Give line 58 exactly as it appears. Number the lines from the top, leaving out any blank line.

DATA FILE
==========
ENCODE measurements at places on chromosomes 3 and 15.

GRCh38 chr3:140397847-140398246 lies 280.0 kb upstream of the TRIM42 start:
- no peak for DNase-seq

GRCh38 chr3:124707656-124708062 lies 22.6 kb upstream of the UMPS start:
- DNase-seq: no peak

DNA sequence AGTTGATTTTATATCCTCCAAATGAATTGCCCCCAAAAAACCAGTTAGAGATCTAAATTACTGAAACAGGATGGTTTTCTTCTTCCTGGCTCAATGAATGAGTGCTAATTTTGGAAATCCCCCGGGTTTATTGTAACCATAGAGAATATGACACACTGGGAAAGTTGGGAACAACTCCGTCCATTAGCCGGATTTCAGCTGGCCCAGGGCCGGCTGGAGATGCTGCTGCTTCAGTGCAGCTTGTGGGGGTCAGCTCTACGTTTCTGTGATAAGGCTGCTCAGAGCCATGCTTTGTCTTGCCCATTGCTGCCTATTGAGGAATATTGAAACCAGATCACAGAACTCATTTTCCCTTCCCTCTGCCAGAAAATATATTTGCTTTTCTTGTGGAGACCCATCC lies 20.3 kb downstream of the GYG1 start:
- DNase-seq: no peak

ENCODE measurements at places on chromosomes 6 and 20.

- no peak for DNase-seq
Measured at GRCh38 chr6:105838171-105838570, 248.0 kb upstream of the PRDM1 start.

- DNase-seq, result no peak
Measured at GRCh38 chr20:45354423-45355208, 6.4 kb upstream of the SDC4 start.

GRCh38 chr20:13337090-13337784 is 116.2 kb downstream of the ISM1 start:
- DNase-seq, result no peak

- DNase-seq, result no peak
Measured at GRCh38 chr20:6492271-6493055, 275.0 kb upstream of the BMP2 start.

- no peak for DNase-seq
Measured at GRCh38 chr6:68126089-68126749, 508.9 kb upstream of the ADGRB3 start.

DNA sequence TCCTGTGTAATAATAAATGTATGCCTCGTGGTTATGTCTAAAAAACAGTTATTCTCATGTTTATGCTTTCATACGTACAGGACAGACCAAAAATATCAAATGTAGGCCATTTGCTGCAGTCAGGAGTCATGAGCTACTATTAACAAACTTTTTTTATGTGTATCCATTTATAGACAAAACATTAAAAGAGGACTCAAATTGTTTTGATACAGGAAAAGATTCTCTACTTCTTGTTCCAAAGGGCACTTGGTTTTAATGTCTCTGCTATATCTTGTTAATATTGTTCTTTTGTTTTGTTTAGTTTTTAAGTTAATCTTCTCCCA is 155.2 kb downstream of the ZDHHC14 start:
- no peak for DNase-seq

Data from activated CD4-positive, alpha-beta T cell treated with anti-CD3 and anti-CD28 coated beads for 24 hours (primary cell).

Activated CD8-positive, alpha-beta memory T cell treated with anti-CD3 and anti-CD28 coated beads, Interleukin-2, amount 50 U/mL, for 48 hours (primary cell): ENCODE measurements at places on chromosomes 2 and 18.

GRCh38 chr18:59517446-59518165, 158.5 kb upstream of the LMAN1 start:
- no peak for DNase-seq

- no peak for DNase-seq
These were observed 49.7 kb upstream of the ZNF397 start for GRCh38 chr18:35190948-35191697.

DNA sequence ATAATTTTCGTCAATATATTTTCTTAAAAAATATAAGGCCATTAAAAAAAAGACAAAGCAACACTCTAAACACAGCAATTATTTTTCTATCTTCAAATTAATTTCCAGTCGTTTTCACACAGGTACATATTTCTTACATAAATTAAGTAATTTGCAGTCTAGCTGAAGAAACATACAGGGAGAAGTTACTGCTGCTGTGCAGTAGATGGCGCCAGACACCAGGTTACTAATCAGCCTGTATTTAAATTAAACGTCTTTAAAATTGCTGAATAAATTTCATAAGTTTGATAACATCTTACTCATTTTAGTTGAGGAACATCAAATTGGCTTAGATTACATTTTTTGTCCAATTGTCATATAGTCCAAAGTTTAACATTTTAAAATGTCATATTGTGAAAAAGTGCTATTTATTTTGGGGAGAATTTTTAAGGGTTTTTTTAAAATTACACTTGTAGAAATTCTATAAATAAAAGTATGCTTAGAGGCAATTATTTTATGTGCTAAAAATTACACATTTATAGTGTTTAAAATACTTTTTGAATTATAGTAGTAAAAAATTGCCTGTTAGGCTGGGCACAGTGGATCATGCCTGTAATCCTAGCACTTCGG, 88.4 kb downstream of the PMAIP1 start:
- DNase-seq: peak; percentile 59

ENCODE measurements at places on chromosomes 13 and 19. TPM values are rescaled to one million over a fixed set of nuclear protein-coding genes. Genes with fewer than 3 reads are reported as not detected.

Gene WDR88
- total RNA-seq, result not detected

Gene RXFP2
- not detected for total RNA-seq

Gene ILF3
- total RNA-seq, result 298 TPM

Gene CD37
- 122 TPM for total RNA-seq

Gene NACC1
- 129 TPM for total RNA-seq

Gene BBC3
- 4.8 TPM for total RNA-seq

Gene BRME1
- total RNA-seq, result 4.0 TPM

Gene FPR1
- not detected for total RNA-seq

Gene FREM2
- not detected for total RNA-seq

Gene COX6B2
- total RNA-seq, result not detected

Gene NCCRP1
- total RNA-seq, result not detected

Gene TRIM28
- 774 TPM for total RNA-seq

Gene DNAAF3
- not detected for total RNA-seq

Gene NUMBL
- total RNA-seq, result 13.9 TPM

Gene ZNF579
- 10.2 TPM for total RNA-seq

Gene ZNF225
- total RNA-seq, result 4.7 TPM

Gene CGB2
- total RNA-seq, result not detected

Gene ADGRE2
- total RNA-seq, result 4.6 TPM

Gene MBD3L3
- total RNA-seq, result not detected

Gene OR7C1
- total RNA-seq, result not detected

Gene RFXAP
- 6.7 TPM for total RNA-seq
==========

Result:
Gene ZNF579